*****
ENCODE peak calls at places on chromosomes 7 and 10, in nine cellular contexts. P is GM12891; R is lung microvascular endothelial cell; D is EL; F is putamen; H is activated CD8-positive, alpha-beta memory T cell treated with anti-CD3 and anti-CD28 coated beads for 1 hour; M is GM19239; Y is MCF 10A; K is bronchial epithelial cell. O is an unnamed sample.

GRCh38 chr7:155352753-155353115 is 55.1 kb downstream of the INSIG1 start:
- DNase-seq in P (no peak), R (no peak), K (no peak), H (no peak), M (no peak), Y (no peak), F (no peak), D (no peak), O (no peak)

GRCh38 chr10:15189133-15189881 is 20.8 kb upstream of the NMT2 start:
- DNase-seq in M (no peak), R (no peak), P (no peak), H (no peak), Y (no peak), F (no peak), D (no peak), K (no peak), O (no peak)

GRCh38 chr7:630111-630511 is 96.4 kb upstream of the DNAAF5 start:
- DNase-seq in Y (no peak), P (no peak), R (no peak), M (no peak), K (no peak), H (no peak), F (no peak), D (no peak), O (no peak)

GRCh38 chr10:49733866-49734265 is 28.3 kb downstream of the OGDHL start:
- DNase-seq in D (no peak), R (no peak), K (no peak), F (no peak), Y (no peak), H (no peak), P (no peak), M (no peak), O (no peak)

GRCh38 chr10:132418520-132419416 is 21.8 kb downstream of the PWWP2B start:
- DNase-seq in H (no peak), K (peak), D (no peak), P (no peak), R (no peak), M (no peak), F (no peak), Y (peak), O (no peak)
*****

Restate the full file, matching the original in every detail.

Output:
ENCODE peak calls at places on chromosomes 7 and 10, in nine cellular contexts. P is GM12891; R is lung microvascular endothelial cell; D is EL; F is putamen; H is activated CD8-positive, alpha-beta memory T cell treated with anti-CD3 and anti-CD28 coated beads for 1 hour; M is GM19239; Y is MCF 10A; K is bronchial epithelial cell. O is an unnamed sample.

GRCh38 chr7:155352753-155353115 is 55.1 kb downstream of the INSIG1 start:
- DNase-seq in P (no peak), R (no peak), K (no peak), H (no peak), M (no peak), Y (no peak), F (no peak), D (no peak), O (no peak)

GRCh38 chr10:15189133-15189881 is 20.8 kb upstream of the NMT2 start:
- DNase-seq in M (no peak), R (no peak), P (no peak), H (no peak), Y (no peak), F (no peak), D (no peak), K (no peak), O (no peak)

GRCh38 chr7:630111-630511 is 96.4 kb upstream of the DNAAF5 start:
- DNase-seq in Y (no peak), P (no peak), R (no peak), M (no peak), K (no peak), H (no peak), F (no peak), D (no peak), O (no peak)

GRCh38 chr10:49733866-49734265 is 28.3 kb downstream of the OGDHL start:
- DNase-seq in D (no peak), R (no peak), K (no peak), F (no peak), Y (no peak), H (no peak), P (no peak), M (no peak), O (no peak)

GRCh38 chr10:132418520-132419416 is 21.8 kb downstream of the PWWP2B start:
- DNase-seq in H (no peak), K (peak), D (no peak), P (no peak), R (no peak), M (no peak), F (no peak), Y (peak), O (no peak)